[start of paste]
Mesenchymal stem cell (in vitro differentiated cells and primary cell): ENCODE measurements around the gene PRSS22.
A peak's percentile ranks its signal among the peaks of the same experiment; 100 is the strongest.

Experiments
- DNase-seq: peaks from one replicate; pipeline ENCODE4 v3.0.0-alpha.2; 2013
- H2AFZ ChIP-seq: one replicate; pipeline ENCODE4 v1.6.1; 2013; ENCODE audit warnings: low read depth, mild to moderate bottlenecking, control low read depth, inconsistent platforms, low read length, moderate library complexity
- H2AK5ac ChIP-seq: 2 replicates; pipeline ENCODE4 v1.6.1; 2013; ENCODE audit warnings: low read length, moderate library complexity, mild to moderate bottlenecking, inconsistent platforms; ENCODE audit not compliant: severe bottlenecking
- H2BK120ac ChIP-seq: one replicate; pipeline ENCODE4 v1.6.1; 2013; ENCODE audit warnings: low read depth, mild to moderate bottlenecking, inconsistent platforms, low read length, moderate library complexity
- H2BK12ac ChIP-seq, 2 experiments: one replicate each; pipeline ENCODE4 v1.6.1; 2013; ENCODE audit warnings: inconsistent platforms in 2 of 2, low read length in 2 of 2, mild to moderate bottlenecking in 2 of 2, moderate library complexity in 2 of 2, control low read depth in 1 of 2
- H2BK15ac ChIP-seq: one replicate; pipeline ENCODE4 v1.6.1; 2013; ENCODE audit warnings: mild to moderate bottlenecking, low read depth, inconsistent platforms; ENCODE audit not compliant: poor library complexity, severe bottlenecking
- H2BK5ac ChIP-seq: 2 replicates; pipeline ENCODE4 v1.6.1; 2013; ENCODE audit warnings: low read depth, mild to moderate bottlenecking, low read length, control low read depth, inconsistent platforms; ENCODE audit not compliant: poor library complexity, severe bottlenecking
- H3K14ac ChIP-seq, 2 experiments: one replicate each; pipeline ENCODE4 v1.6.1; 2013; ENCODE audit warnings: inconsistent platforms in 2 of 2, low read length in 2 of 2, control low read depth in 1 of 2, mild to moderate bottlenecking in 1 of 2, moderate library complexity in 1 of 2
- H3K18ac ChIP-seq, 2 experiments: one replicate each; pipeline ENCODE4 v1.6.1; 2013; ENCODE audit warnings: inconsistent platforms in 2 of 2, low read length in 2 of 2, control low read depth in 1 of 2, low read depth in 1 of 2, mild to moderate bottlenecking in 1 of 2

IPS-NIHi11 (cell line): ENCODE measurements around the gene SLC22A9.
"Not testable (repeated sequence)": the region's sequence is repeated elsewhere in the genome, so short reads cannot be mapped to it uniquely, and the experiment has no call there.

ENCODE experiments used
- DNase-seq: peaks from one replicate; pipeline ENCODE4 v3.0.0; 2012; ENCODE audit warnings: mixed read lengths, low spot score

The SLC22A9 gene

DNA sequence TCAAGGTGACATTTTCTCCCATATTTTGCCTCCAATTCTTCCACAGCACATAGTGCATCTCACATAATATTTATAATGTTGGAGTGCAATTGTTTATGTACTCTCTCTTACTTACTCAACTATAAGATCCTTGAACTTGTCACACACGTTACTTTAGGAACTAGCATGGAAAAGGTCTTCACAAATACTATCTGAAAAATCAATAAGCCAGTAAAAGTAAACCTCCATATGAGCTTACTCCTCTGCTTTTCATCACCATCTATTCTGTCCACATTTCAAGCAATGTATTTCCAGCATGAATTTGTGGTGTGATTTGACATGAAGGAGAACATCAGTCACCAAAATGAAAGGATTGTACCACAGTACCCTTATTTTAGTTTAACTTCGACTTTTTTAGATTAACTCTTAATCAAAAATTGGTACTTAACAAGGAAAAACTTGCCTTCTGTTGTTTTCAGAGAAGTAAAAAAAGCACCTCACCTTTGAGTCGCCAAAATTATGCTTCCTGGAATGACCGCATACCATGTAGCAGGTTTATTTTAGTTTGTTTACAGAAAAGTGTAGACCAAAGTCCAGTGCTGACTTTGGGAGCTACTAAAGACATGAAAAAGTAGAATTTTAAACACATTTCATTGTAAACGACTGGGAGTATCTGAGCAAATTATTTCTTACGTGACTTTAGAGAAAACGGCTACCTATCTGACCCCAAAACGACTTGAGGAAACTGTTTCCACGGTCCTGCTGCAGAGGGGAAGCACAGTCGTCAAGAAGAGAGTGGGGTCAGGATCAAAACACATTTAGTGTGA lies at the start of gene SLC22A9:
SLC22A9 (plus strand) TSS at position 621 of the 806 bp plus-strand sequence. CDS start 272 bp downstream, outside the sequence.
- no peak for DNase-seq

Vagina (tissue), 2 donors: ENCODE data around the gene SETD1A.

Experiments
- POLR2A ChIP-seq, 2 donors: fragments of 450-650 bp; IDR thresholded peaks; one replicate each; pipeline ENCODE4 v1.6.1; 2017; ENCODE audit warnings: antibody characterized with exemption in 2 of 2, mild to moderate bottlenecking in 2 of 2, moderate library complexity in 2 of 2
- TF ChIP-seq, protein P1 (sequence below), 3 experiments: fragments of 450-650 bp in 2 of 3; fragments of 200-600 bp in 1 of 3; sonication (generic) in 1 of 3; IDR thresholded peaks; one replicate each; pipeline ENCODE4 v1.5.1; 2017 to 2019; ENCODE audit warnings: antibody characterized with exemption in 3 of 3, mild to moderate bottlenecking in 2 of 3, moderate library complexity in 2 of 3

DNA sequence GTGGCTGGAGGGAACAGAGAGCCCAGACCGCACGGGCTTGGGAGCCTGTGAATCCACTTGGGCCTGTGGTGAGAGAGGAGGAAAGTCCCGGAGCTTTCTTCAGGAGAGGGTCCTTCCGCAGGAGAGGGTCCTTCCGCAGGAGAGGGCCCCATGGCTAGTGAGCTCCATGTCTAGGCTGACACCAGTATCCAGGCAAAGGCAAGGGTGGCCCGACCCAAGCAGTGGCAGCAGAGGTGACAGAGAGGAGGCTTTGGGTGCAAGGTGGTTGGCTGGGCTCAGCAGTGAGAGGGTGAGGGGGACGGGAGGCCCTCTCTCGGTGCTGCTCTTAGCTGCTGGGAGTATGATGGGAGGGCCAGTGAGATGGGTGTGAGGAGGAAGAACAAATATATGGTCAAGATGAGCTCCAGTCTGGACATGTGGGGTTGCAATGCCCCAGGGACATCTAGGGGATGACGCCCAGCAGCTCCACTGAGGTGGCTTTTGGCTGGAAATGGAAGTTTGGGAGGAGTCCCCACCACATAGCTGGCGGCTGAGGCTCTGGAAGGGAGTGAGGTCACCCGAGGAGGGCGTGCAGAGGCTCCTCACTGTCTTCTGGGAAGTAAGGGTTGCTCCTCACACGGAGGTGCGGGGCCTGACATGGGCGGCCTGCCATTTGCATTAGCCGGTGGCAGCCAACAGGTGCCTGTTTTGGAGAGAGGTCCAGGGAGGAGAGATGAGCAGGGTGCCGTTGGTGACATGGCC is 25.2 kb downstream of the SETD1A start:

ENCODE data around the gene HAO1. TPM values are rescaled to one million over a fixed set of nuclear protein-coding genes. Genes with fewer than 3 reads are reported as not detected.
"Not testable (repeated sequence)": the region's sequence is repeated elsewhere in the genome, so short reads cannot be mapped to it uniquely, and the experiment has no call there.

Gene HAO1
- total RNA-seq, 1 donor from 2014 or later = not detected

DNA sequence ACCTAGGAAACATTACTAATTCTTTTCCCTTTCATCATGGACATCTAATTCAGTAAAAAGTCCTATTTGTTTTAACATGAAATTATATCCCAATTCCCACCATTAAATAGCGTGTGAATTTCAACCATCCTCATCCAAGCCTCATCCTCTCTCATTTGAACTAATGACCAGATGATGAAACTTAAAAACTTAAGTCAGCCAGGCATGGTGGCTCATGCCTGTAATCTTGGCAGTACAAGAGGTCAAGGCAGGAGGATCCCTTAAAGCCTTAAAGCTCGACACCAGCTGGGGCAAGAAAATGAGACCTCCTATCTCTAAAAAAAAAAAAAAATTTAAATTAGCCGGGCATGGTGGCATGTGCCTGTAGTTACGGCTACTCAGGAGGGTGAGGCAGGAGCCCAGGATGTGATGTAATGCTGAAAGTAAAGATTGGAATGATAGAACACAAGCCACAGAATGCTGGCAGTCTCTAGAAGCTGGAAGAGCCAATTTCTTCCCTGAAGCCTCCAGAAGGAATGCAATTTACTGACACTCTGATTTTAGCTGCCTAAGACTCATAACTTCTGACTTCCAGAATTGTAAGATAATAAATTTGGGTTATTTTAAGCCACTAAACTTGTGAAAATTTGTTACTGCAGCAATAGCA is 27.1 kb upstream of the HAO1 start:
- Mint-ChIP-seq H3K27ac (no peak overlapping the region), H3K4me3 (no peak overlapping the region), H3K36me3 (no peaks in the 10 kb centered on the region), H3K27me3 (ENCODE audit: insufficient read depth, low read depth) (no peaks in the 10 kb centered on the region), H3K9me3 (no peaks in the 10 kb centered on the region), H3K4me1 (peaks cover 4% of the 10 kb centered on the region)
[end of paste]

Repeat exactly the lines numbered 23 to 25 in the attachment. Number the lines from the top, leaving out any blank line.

- POLR2A ChIP-seq, 2 donors: fragments of 450-650 bp; IDR thresholded peaks; one replicate each; pipeline ENCODE4 v1.6.1; 2017; ENCODE audit warnings: antibody characterized with exemption in 2 of 2, mild to moderate bottlenecking in 2 of 2, moderate library complexity in 2 of 2
- TF ChIP-seq, protein P1 (sequence below), 3 experiments: fragments of 450-650 bp in 2 of 3; fragments of 200-600 bp in 1 of 3; sonication (generic) in 1 of 3; IDR thresholded peaks; one replicate each; pipeline ENCODE4 v1.5.1; 2017 to 2019; ENCODE audit warnings: antibody characterized with exemption in 3 of 3, mild to moderate bottlenecking in 2 of 3, moderate library complexity in 2 of 3

DNA sequence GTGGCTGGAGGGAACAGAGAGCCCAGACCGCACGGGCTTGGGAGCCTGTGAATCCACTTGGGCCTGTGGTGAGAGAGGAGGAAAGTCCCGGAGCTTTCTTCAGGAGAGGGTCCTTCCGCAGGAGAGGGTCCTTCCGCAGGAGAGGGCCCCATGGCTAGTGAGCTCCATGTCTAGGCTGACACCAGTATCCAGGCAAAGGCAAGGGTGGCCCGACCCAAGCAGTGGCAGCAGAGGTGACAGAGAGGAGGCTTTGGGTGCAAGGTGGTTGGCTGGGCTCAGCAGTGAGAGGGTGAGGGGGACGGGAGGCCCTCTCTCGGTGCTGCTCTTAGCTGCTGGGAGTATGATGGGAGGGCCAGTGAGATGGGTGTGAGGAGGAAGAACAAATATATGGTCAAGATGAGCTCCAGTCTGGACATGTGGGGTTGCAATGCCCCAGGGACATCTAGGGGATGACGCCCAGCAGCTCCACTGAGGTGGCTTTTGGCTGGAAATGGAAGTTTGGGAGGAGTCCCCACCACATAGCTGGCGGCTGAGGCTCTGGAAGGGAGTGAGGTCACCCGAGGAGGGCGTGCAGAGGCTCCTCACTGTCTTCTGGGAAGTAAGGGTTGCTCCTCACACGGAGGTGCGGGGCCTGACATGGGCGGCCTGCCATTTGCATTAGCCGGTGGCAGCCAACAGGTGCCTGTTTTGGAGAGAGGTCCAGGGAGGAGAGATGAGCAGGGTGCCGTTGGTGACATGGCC is 25.2 kb downstream of the SETD1A start: